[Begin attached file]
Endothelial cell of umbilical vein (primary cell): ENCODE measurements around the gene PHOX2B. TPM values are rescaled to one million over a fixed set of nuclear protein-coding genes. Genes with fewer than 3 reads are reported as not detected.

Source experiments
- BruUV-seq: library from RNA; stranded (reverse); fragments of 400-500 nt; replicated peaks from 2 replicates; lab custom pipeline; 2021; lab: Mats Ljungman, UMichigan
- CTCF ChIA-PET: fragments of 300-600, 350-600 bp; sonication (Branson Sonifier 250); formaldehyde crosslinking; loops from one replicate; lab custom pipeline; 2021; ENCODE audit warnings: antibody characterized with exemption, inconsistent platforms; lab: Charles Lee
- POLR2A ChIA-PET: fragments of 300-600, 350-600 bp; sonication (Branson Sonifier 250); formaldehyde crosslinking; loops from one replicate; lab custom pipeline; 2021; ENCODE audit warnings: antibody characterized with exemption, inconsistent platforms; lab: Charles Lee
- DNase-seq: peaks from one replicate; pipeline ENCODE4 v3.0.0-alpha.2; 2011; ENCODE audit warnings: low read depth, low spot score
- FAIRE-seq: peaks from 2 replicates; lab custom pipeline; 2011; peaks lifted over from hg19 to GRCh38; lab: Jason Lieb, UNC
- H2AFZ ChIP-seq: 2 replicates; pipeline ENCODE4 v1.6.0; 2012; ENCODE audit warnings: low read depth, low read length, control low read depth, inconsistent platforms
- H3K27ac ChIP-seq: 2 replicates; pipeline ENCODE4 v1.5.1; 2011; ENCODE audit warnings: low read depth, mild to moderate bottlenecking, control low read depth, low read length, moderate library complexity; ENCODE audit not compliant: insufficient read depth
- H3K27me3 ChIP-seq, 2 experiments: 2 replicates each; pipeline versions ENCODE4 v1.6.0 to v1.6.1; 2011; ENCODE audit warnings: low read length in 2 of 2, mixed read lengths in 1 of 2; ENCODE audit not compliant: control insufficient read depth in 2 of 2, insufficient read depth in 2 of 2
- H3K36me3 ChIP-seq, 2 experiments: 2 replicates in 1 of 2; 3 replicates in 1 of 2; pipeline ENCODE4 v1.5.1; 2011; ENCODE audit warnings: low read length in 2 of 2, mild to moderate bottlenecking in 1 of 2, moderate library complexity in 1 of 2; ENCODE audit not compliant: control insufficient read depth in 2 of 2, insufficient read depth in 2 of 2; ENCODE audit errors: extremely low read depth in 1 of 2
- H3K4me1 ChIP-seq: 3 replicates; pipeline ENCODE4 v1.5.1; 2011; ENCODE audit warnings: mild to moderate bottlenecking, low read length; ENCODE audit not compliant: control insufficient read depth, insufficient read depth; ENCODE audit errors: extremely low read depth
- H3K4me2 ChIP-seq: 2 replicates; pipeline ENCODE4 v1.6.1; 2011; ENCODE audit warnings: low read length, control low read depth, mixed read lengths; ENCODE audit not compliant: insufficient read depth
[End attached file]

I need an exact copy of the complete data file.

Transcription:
Endothelial cell of umbilical vein (primary cell): ENCODE measurements around the gene PHOX2B. TPM values are rescaled to one million over a fixed set of nuclear protein-coding genes. Genes with fewer than 3 reads are reported as not detected.

Source experiments
- BruUV-seq: library from RNA; stranded (reverse); fragments of 400-500 nt; replicated peaks from 2 replicates; lab custom pipeline; 2021; lab: Mats Ljungman, UMichigan
- CTCF ChIA-PET: fragments of 300-600, 350-600 bp; sonication (Branson Sonifier 250); formaldehyde crosslinking; loops from one replicate; lab custom pipeline; 2021; ENCODE audit warnings: antibody characterized with exemption, inconsistent platforms; lab: Charles Lee
- POLR2A ChIA-PET: fragments of 300-600, 350-600 bp; sonication (Branson Sonifier 250); formaldehyde crosslinking; loops from one replicate; lab custom pipeline; 2021; ENCODE audit warnings: antibody characterized with exemption, inconsistent platforms; lab: Charles Lee
- DNase-seq: peaks from one replicate; pipeline ENCODE4 v3.0.0-alpha.2; 2011; ENCODE audit warnings: low read depth, low spot score
- FAIRE-seq: peaks from 2 replicates; lab custom pipeline; 2011; peaks lifted over from hg19 to GRCh38; lab: Jason Lieb, UNC
- H2AFZ ChIP-seq: 2 replicates; pipeline ENCODE4 v1.6.0; 2012; ENCODE audit warnings: low read depth, low read length, control low read depth, inconsistent platforms
- H3K27ac ChIP-seq: 2 replicates; pipeline ENCODE4 v1.5.1; 2011; ENCODE audit warnings: low read depth, mild to moderate bottlenecking, control low read depth, low read length, moderate library complexity; ENCODE audit not compliant: insufficient read depth
- H3K27me3 ChIP-seq, 2 experiments: 2 replicates each; pipeline versions ENCODE4 v1.6.0 to v1.6.1; 2011; ENCODE audit warnings: low read length in 2 of 2, mixed read lengths in 1 of 2; ENCODE audit not compliant: control insufficient read depth in 2 of 2, insufficient read depth in 2 of 2
- H3K36me3 ChIP-seq, 2 experiments: 2 replicates in 1 of 2; 3 replicates in 1 of 2; pipeline ENCODE4 v1.5.1; 2011; ENCODE audit warnings: low read length in 2 of 2, mild to moderate bottlenecking in 1 of 2, moderate library complexity in 1 of 2; ENCODE audit not compliant: control insufficient read depth in 2 of 2, insufficient read depth in 2 of 2; ENCODE audit errors: extremely low read depth in 1 of 2
- H3K4me1 ChIP-seq: 3 replicates; pipeline ENCODE4 v1.5.1; 2011; ENCODE audit warnings: mild to moderate bottlenecking, low read length; ENCODE audit not compliant: control insufficient read depth, insufficient read depth; ENCODE audit errors: extremely low read depth
- H3K4me2 ChIP-seq: 2 replicates; pipeline ENCODE4 v1.6.1; 2011; ENCODE audit warnings: low read length, control low read depth, mixed read lengths; ENCODE audit not compliant: insufficient read depth